19,000 laid off as tech consulting firm cuts jobs
In another blow to the already hard-hit tech industry, Dublin, Ireland-based consulting firm Accenture has announced that it will lay off approximately 19,000 members of its workforce, as The Hill reports.
According to the company, the move is necessary to slash costs, make for more streamlined operations, and navigate what continues to be a volatile set of economic conditions across the globe.
Details of cuts emerge
Specifics of the layoffs were included in an Accenture filing with the Securities and Exchange Commission (SEC) in which the company indicated that the cuts would occur over the next 18 months.
More than half of those slated to lose their jobs will come from the non-billable, corporate areas of the company, and the reductions in total will amount to roughly 2.5% of the firm's headcount.
Explaining the rationale for its decisions, the company wrote in the filing, “Our results of operations are affected by economic conditions, including macroeconomic conditions, the overall inflationary environment, and levels of business confidence,” according to The Hill.
The filing continued, “There continues to be significant economic and geopolitical uncertainty in many markets around the world, which has impacted and may continue to impact our business, particularly with regard to wage inflation and volatility in foreign currency exchange rates. In some cases, these conditions have slowed the pace and level of client spending.”
Layoff wave spreads
Significant on its own accord, news of the Accenture layoffs also adds to the growing trend of job cuts in a host of industry sectors, with technology among the most impacted, as the Wall Street Journal notes.
Though large companies such as Meta, Amazon, and Alphabet have been among the entities slashing their ranks in recent months, strictly information technology-focused roles had largely been safe, but it now appears that the difficult conditions may not continue to spare such workers.
Another notable IT consulting and services provider, Cognizant Technology Solutions Corp. revealed a slowing in its growth back in February, and its CFO, Jan Siegmund, noted that the company is “monitoring changes in the tech sector” amid struggles facing its larger clients, as the WSJ noted.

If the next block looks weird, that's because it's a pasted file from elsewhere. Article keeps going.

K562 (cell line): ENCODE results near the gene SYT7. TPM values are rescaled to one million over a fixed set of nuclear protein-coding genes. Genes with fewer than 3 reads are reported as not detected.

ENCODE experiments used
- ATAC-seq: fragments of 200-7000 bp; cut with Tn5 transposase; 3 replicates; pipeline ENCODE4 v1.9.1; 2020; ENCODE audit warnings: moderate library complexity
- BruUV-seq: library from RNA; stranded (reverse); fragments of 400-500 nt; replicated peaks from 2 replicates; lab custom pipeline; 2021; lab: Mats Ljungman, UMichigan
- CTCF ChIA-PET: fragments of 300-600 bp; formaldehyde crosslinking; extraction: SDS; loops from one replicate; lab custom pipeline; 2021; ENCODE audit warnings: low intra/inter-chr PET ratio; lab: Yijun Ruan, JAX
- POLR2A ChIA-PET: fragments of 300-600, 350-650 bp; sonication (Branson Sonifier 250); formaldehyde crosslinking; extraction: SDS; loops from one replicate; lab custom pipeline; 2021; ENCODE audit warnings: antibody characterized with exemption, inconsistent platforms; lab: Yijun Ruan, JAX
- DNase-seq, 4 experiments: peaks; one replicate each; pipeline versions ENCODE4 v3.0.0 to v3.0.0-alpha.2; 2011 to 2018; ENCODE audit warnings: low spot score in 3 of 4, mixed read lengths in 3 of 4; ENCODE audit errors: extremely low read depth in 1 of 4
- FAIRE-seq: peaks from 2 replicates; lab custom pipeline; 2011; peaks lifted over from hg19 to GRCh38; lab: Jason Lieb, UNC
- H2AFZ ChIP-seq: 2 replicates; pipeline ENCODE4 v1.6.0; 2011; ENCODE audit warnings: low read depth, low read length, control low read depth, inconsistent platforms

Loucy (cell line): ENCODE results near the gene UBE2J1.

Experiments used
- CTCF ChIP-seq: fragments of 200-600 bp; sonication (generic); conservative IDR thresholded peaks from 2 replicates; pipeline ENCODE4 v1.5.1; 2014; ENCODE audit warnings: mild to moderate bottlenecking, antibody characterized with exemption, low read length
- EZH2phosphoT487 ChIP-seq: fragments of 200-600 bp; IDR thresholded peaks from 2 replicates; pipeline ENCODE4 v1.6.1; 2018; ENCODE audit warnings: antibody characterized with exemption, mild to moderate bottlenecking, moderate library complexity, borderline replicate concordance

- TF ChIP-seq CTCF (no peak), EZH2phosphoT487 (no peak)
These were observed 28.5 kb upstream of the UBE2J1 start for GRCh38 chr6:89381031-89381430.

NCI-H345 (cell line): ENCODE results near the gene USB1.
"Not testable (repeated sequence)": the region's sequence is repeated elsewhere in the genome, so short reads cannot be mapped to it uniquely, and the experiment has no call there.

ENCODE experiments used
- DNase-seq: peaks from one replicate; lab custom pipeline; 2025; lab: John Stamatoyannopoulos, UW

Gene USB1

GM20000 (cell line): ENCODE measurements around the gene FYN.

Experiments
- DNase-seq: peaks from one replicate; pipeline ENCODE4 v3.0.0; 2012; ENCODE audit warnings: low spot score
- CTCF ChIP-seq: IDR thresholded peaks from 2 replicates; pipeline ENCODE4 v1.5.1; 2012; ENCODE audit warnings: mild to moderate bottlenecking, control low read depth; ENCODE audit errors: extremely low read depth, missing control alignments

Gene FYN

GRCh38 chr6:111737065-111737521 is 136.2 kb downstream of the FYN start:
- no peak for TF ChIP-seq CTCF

Consulting juggernaut McKinsey & Co. announced last month that it was on the cusp of cutting upwards of 2,000 if its employee count, and Capital One Financial Corp. slashed 1,100 workers from one of its technology-focused groups, adding to the sense of unease in the sector.
News of Accenture's difficulties only bolsters the tech sector anxiety that has been brewing since late 2022 and the early months of this year, with tech behemoth Google having announced 12,000 cuts in January and Meta slashing 11,000 jobs in one round followed by another 10,000 earlier this month.
Google CEO Sunda Pichai informed his workforce of the cuts in a company-wide email in which he referenced market changes and challenges as the primary driver of the move.
“As an almost 25-year-old company, we're bound to go through difficult economic cycles,” Pichai began.
Though it was likely cold comfort to those who faced termination, the CEO optimistically added that “these are important moments to sharpen our focus, reengineer our cost base, and direct our talent and capital to our highest priorities,” perhaps in the hopes of coming out of the market downturn stronger than before.
Zuckerberg echoes challenges
With the staggering number of job cuts at Meta, it is not surprising that CEO Mark Zuckerberg has had to field some difficult questions from remaining employees about their own futures, something he did during a company-wide video call earlier this month, as the Daily Mail noted.
Zuckerberg gave voice to many of the same considerations cited by other job-cutting leaders within his industry, saying, “Higher interest rates lead to the economy running leaner, more geopolitical instability leads to more volatility, and increased regulation leads to slower growth and increased costs of innovation.”
Suggesting that things may remain difficult for quite some time, Zuckerberg added, “My guess is that we're not the only company that's going through multiple rounds of restructuring or things like that. I'm sure there are going to be a lot more as well over the long term.”
As The Hill noted earlier this year, “economic headwinds are posing a challenge to President Biden as he readies a possible reelection bid during which jobs and the economy are likely to take center stage,” and the substantial layoffs that are making headlines with increased frequency may bring to voters' minds prior predictions from declared 2024 candidate and former President Donald Trump who long ago warned that his successor's policies would yield the very problems cited by the aforementioned CEOs.